Fatal shootings by U.S. Border Patrol agents were once a rarity. Only a handful were recorded before 2009. Unheard of were incidents of Border Patrol agents shooting Mexicans on their own side of the border. But a joint investigation by the Washington Monthly, The Investigative Fund at The Nation Institute, and the television network Fusion has found that over the past five years U.S. border agents have shot across the border at least ten times, killing a total of six Mexicans on Mexican soil. A former Clinton administration official who worked on border security issues couldn’t recall a single cross-border shooting during his tenure. “Agents would go out of their way not to harm anyone and certainly not shoot across the border,” he said. But following a near doubling of the number of Border Patrol agents between 2006 and 2009, a disturbing pattern of excessive use of force emerged. For “Over the Line,” we traveled to several Mexican border towns, tracking down family members of victims, eye-witnesses to the shootings, amateur video, Mexican police reports, audiotapes, and autopsies to recreate the circumstances surrounding these cross-border killings. We recount the stories of several of them, including 16-year-old José Antonio Elena Rodriguez, a studious Mexican teen who dreamed of becoming a soldier to fight the violence that plagued his hometown of Nogales, Sonora, and who was shot and killed by U.S. border agents as he walked to pick his brother up after work. The first two shots were to the boy’s head; he was shot eight more times as he lay, prone and bleeding, on the sidewalk. Although Border Patrol protocols and international treaties between Mexico and the United States appear to have been violated by these cross border shootings, none of the agents involved have yet been prosecuted. If any agents have been relieved of their duties for their role in the incidents, that information has not been made available to the public, and our queries to Customs and Border Protection on this issue have been denied. The Washington Monthly story was accompanied by two broadcasts that aired at the launch of the news network Fusion, a joint project of ABC News and Univision. These reports delve into two of the more troubling incidents in greater depth. “Investigation Shows Mexican Teen Was Shot 8 Times on the Ground” tells the story of Rodriguez, the teenager killed in Nogales; “U.S. Border Patrol Shoots and Kills Mexican Man in Park with Family” uses amateur video and eyewitness testimony to tell the even more shocking story of Arevalo Pedroza, shot and killed by US border agents who fired into a crowd of picnickers on the Mexico side of the Rio Grande in September 2012.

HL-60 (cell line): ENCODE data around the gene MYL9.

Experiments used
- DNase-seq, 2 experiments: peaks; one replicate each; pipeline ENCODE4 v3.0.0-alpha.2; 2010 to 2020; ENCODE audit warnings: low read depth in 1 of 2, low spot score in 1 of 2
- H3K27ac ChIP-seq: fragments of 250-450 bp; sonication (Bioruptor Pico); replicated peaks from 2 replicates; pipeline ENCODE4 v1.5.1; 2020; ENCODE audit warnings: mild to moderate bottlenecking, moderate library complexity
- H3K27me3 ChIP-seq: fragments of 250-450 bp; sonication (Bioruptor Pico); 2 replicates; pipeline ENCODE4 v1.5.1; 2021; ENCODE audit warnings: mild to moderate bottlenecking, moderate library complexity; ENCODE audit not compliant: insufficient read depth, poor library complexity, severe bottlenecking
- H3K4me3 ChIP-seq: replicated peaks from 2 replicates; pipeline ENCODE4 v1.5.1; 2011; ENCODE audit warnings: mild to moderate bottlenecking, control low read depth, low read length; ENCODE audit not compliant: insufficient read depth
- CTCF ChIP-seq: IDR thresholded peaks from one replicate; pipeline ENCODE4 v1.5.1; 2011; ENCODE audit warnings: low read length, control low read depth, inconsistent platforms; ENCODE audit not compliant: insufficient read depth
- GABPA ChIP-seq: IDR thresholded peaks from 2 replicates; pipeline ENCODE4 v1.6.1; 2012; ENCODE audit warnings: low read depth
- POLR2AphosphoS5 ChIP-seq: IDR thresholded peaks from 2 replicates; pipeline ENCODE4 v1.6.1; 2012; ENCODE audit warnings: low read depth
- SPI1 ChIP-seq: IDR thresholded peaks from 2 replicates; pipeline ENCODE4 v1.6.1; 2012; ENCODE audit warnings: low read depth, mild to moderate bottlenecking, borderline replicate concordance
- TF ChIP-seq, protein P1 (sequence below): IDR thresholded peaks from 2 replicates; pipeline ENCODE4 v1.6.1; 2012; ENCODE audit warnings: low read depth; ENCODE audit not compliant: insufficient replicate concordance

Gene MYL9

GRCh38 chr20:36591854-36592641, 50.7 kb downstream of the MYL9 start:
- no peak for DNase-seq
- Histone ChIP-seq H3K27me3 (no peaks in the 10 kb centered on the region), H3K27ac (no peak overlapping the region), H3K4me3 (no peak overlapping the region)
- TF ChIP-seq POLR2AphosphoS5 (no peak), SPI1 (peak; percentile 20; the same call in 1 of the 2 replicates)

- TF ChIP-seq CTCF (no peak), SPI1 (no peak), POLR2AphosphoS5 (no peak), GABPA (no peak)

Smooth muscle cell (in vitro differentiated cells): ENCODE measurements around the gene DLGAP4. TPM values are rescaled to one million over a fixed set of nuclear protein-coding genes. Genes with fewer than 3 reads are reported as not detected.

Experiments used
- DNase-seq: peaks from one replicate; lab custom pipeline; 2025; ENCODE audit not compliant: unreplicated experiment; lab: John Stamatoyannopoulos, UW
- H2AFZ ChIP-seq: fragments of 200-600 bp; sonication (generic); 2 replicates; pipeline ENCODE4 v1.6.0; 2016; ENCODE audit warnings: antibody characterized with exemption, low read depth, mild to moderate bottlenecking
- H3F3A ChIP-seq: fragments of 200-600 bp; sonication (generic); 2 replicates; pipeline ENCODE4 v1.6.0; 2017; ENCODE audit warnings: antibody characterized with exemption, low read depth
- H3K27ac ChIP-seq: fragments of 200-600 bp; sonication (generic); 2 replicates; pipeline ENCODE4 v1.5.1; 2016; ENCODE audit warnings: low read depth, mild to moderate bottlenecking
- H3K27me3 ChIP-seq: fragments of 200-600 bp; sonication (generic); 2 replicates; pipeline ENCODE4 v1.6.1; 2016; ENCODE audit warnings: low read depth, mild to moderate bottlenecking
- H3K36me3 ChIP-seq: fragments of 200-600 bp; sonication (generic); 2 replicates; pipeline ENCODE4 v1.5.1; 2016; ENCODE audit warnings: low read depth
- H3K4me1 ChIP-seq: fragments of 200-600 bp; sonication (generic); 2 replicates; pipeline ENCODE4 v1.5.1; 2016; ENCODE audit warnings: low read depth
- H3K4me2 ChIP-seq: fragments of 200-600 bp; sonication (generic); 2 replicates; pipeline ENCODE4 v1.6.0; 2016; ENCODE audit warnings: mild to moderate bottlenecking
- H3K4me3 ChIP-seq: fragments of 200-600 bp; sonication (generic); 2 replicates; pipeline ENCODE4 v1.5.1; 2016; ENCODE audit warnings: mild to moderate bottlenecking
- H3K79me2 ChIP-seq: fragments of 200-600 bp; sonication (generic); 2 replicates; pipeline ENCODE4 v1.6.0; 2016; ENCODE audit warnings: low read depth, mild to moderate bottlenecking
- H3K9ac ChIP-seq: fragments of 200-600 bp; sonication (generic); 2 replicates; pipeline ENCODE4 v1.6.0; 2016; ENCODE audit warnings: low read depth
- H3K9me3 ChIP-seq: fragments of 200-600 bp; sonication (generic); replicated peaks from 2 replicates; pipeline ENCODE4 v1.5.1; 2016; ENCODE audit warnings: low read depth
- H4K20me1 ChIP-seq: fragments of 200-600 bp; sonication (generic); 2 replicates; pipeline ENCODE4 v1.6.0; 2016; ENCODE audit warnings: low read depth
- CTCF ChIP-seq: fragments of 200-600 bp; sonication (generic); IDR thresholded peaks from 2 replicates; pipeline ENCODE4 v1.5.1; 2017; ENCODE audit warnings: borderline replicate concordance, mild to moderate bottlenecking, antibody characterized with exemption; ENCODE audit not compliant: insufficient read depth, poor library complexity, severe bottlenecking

Tags: immigration; border patrol

    By John Carlos Frey; Esther Kaplan; Phil Longman